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Receiving VA Care is Stronger Predictor of Appropriate Care for Veterans with Diabetes than Continuity of Care


BACKGROUND:
Continuity of care is considered a critical characteristic of high-performing health systems and effective patient-centered medical homes; however, evidence about the outcomes associated with continuity of care has been developed almost entirely from patients seen in a single healthcare system. Medicare-eligible Veterans who obtain all of their care in the VA healthcare system likely have different continuity of care than Veterans who have all of their care financed by the Medicare fee-for-service (FFS) program and may experience different quality of care. This retrospective cohort study examined whether quality of diabetes care was associated with care continuity or Veterans' usual source of primary care. 'Continuity of care' was defined as an ongoing interaction between patient and provider (or care team) that occurs in the same place with the same medical record. Using VA data, investigators identified 1,867 Medicare-eligible Veterans with diabetes that had two or more primary care visits at any of 72 VAMCs and 108 community clinics across the country (except Alaska) from 2001 to 2004. Using VA, Medicare, and 2000 Census data, investigators then examined three diabetes quality measures: HbA1c testing, eye exams, and urine microalbumin testing, which were performance measures tracked in VA and Medicare from 2001 to 2004.

FINDINGS:

  • Reliance on VA primary care vs. Medicare FFS primary care was a stronger predictor of guideline-concordant diabetes care than continuity of care.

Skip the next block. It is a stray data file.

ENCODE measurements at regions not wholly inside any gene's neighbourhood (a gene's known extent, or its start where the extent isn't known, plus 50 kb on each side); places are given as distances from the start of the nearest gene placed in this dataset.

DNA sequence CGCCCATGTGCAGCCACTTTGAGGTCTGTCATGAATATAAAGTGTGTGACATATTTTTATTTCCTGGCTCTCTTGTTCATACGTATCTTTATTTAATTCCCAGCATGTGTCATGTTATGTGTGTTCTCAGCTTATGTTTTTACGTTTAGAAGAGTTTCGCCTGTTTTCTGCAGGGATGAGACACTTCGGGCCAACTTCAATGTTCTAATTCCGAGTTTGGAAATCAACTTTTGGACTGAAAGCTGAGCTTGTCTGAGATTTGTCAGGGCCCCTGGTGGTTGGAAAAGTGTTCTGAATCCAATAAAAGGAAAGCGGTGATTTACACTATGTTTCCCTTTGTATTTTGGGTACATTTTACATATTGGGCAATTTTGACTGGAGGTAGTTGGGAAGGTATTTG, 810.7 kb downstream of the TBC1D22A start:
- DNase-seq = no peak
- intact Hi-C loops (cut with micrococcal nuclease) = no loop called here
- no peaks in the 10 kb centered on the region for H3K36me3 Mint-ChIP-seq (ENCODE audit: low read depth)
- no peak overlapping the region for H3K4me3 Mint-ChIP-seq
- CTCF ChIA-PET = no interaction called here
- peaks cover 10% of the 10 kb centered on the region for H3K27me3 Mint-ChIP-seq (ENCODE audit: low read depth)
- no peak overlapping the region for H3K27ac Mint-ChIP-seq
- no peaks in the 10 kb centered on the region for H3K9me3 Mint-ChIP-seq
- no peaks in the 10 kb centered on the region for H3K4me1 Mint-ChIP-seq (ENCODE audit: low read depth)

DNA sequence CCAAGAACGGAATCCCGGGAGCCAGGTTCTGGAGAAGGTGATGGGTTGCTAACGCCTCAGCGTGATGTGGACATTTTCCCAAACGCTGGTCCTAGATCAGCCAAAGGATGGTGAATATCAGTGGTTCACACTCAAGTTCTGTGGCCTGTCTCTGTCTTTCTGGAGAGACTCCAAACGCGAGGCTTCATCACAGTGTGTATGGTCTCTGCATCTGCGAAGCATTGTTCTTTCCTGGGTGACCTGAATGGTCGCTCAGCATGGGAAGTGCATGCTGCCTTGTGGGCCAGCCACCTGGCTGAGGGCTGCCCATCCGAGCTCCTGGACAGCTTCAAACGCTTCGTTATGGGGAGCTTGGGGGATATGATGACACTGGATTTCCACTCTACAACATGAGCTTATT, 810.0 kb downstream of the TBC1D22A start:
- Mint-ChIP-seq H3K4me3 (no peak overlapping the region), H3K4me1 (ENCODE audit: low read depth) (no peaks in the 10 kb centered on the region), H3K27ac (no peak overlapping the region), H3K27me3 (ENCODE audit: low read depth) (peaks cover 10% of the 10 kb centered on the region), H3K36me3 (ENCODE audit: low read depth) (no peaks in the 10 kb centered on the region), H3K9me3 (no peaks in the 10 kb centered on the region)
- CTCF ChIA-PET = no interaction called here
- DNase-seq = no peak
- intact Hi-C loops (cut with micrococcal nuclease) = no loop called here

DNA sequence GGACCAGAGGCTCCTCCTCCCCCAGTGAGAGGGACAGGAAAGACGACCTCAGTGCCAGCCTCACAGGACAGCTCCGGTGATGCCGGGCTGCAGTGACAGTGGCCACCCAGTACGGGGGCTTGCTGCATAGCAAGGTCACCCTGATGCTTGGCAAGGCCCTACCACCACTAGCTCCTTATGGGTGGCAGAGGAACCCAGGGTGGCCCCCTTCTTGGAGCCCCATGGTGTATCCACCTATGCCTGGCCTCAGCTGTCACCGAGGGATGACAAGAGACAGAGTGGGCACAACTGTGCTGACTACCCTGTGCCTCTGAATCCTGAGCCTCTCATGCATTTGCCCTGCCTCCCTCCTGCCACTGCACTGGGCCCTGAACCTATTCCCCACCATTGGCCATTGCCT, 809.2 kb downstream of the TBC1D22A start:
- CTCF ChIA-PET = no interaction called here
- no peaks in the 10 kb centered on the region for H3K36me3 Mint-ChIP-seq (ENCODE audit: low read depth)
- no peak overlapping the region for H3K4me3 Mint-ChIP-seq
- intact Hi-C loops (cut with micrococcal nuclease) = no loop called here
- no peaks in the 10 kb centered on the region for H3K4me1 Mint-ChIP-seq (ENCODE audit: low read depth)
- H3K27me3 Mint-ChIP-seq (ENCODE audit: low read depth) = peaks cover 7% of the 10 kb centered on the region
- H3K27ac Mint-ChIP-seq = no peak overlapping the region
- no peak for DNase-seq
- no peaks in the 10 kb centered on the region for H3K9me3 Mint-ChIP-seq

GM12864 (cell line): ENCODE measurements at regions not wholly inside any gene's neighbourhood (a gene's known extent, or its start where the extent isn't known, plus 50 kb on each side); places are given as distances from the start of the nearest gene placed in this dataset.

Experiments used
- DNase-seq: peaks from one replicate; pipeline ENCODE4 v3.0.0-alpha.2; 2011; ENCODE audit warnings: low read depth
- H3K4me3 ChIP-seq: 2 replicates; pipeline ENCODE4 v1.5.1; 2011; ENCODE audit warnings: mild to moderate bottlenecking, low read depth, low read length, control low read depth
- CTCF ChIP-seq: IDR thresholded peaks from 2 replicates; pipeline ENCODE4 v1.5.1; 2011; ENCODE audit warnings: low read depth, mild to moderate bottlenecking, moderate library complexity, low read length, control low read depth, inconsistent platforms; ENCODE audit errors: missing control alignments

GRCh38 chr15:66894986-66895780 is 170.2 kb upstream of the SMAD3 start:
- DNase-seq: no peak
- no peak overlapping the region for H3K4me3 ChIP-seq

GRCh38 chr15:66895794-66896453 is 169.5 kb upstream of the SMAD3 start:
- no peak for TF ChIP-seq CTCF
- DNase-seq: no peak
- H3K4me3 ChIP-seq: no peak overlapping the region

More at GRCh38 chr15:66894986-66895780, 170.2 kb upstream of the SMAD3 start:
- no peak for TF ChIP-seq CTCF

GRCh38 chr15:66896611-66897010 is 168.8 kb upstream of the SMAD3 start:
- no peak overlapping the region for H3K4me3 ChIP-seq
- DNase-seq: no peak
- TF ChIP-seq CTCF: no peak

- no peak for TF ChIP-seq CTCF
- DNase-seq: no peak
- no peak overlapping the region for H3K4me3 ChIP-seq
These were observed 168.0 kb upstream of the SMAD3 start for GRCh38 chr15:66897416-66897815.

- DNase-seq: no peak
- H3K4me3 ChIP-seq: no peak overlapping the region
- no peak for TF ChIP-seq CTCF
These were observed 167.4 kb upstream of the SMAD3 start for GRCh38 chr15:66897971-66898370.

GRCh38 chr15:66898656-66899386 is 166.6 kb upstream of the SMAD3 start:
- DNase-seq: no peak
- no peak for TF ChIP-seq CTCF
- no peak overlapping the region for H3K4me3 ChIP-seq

• When both over-provision (getting more tests than needed) and under-provision (getting fewer tests than needed) were examined for three diabetes quality measures, reliance on VA care was a stronger predictor of appropriate care than continuity of care. For example, Veterans who relied only on Medicare FFS for primary care were more likely to be under-provided HbA1c testing than Veterans who relied only on VA primary care. However, dual users of VA and Medicare FFS primary care were significantly more likely to be over-provided HbA1c and microalbumin testing than Veterans who used only VA primary care.
  • In both VA and Medicare FFS, under-provision of diabetes care was more common than over-provision during this period (from 2001 to 2004).

LIMITATIONS:

  • These results may not pertain beyond the 2001-2004 period because the introduction of Medicare Part D in 2006 and PACT (in VA) in 2010 might have changed choices Veterans face in primary care and their preferences about those choices.
  • Using claims data, it was not possible to differentiate over-provision from clinically appropriate follow-up, so it's possible that a large proportion of the (low) rates of over-provision were warranted.

AUTHOR/FUNDING INFORMATION:
This study was funded by HSR&D (IIR 04-292); Dr. Maciejewski also was supported by an HSR&D Career Scientist Award. Drs. Maciejewski and Wang are part of HSR&D's Center for Health Services Research in Primary Care in Durham, NC; and Dr. Burgess is part of HSR&D's Center for Organization, Leadership & Management Research in Boston, MA.


PubMed Logo Maciejewski M, Wang V, Burgess Jr. J, et al. The Continuity and Quality of Primary Care. Medical Care Research and Review October 2013;70(5):497-513.

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What are HSR&D Publication Briefs?

HSR&D requires notification by HSR&D-funded investigators about all articles accepted for publication. These journal articles are reviewed by HSR&D and publication briefs or summaries are written for a select number of articles that are then forwarded to VHA Central Office leadership to keep them informed about important findings or information. Articles to be summarized are selected by HSR&D based on timeliness of the findings, interest of leadership, or potential impact on the organization. Publication briefs are written for only a small number of HSR&D published articles. Visit the HSR&D citations database for a complete listing of HSR&D articles and presentations.